Dr. Salvano Briceño, Director of the Secretariat of the International Strategy for Disaster Reduction (UN/ISDR) answers questions on progress achieved in the four years of implementation of the Hyogo Framework for Action, the challenges and the most important expectations towards making progress in disaster reduction worldwide.

1. Four years have passed since the launch of the Hyogo Framework for Action, the ISDR system has succeeded in establishing significant alliances, and steps have been taken to energize a number of processes as much in the political as in the technical sphere: Can you give us a brief appraisal of the process with its achievements, the gaps and the main challenges?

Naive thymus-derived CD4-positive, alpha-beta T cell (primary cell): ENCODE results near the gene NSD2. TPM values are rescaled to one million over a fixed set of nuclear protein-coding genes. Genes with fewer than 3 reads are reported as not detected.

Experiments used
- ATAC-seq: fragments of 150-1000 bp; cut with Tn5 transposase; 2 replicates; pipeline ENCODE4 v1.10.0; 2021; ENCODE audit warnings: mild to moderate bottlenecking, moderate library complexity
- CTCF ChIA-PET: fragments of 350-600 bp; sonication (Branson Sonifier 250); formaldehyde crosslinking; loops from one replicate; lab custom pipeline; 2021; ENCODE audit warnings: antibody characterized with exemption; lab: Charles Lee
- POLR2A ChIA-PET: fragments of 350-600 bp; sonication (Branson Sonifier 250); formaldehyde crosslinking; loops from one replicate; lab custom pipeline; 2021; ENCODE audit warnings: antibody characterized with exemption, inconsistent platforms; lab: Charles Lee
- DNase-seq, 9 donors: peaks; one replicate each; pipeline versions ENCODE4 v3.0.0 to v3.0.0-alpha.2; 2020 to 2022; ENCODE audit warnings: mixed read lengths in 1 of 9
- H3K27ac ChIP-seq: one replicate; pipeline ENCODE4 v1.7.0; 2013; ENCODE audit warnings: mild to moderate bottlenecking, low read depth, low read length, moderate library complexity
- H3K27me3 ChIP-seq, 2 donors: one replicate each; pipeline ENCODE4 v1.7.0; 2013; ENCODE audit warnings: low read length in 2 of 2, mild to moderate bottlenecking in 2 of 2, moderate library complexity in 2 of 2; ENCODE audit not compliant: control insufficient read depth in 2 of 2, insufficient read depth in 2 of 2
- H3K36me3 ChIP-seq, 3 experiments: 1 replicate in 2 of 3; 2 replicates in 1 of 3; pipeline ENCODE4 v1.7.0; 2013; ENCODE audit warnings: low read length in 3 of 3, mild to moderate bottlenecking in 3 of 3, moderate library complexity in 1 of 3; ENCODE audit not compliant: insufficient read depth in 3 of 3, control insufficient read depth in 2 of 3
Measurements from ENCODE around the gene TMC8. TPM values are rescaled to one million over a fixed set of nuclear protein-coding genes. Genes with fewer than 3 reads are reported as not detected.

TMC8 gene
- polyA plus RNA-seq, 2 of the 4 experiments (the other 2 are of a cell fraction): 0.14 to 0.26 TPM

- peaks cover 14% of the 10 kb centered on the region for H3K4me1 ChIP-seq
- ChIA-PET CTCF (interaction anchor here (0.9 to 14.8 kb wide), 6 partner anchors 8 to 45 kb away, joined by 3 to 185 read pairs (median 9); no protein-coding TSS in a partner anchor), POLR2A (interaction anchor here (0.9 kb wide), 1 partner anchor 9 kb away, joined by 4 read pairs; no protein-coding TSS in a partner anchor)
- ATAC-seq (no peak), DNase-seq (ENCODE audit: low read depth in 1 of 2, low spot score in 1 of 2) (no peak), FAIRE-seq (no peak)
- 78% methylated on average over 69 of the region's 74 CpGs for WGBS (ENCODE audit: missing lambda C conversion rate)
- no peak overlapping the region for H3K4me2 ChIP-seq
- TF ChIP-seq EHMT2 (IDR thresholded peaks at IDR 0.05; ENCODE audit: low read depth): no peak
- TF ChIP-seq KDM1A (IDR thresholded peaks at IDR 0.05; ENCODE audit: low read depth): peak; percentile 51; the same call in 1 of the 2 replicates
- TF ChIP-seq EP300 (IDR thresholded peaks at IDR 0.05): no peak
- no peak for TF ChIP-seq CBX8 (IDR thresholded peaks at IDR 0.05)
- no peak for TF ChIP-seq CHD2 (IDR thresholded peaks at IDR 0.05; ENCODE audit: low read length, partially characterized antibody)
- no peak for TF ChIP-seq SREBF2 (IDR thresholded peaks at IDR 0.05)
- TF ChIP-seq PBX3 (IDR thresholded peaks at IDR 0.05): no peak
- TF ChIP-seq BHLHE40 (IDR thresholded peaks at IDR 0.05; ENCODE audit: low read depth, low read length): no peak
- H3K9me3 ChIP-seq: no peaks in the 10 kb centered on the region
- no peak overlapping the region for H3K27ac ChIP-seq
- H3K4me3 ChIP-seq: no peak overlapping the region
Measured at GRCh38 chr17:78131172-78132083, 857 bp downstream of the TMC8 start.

In these four years, strides have been made. Nevertheless, the challenge is still greater, and as a result, there is a lot which remains to be done. Risk reduction is above all about reducing vulnerability of two kinds: current, chronic vulnerabilities such as poverty and ignorance and vulnerabilities for the future. That is to say, new risks which the rapid increase in urban density are creating as well as the impact of climate change, such as the increase in the level and temperature of the sea, and the melting of the glaciers. All these processes need much time to be addressed and overcome and education will need to be a permanent tool for the development of society. In the same way, reduction of risk and vulnerability to natural hazards should be considered as a value, an attitude and ongoing behavioral pattern on the part of each individual, family, community, nation and international body. In short, we have our work cut out for us and this is the main challenge.